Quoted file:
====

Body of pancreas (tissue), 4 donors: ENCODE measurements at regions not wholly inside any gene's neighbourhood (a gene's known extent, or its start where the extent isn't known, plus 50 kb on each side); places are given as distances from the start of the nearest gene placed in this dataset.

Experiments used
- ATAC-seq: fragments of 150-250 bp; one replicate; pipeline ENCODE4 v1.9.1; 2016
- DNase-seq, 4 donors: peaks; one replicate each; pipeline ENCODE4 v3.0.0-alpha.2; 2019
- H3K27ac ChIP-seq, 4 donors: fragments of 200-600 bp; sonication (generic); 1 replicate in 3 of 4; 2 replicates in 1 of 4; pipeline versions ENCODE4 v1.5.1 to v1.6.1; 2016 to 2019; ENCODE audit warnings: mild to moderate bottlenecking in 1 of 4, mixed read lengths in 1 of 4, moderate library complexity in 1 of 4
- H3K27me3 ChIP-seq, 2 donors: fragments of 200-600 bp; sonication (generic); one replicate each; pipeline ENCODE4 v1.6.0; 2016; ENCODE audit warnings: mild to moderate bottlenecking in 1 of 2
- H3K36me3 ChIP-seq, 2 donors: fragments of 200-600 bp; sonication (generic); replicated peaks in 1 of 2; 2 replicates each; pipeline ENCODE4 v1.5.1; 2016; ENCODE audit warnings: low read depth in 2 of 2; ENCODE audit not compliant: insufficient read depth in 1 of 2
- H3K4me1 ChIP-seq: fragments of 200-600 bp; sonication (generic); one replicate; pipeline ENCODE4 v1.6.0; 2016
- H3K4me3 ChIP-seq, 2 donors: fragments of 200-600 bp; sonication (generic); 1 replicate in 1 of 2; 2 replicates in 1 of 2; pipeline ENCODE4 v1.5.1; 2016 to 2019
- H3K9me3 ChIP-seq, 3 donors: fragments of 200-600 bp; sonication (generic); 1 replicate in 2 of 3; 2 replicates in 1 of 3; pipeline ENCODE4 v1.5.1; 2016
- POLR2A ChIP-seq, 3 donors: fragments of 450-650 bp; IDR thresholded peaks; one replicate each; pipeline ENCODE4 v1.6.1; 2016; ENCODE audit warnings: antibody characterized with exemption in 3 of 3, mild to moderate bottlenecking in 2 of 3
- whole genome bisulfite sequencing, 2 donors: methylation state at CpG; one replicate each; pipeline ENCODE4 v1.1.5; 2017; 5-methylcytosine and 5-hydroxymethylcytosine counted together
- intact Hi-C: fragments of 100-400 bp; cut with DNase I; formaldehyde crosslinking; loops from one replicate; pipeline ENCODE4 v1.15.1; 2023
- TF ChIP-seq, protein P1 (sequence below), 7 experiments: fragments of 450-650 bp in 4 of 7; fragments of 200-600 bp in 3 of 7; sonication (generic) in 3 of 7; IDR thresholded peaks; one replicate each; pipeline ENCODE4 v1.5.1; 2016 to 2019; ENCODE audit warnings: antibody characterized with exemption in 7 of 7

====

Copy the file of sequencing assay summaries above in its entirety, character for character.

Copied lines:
Body of pancreas (tissue), 4 donors: ENCODE measurements at regions not wholly inside any gene's neighbourhood (a gene's known extent, or its start where the extent isn't known, plus 50 kb on each side); places are given as distances from the start of the nearest gene placed in this dataset.

Experiments used
- ATAC-seq: fragments of 150-250 bp; one replicate; pipeline ENCODE4 v1.9.1; 2016
- DNase-seq, 4 donors: peaks; one replicate each; pipeline ENCODE4 v3.0.0-alpha.2; 2019
- H3K27ac ChIP-seq, 4 donors: fragments of 200-600 bp; sonication (generic); 1 replicate in 3 of 4; 2 replicates in 1 of 4; pipeline versions ENCODE4 v1.5.1 to v1.6.1; 2016 to 2019; ENCODE audit warnings: mild to moderate bottlenecking in 1 of 4, mixed read lengths in 1 of 4, moderate library complexity in 1 of 4
- H3K27me3 ChIP-seq, 2 donors: fragments of 200-600 bp; sonication (generic); one replicate each; pipeline ENCODE4 v1.6.0; 2016; ENCODE audit warnings: mild to moderate bottlenecking in 1 of 2
- H3K36me3 ChIP-seq, 2 donors: fragments of 200-600 bp; sonication (generic); replicated peaks in 1 of 2; 2 replicates each; pipeline ENCODE4 v1.5.1; 2016; ENCODE audit warnings: low read depth in 2 of 2; ENCODE audit not compliant: insufficient read depth in 1 of 2
- H3K4me1 ChIP-seq: fragments of 200-600 bp; sonication (generic); one replicate; pipeline ENCODE4 v1.6.0; 2016
- H3K4me3 ChIP-seq, 2 donors: fragments of 200-600 bp; sonication (generic); 1 replicate in 1 of 2; 2 replicates in 1 of 2; pipeline ENCODE4 v1.5.1; 2016 to 2019
- H3K9me3 ChIP-seq, 3 donors: fragments of 200-600 bp; sonication (generic); 1 replicate in 2 of 3; 2 replicates in 1 of 3; pipeline ENCODE4 v1.5.1; 2016
- POLR2A ChIP-seq, 3 donors: fragments of 450-650 bp; IDR thresholded peaks; one replicate each; pipeline ENCODE4 v1.6.1; 2016; ENCODE audit warnings: antibody characterized with exemption in 3 of 3, mild to moderate bottlenecking in 2 of 3
- whole genome bisulfite sequencing, 2 donors: methylation state at CpG; one replicate each; pipeline ENCODE4 v1.1.5; 2017; 5-methylcytosine and 5-hydroxymethylcytosine counted together
- intact Hi-C: fragments of 100-400 bp; cut with DNase I; formaldehyde crosslinking; loops from one replicate; pipeline ENCODE4 v1.15.1; 2023
- TF ChIP-seq, protein P1 (sequence below), 7 experiments: fragments of 450-650 bp in 4 of 7; fragments of 200-600 bp in 3 of 7; sonication (generic) in 3 of 7; IDR thresholded peaks; one replicate each; pipeline ENCODE4 v1.5.1; 2016 to 2019; ENCODE audit warnings: antibody characterized with exemption in 7 of 7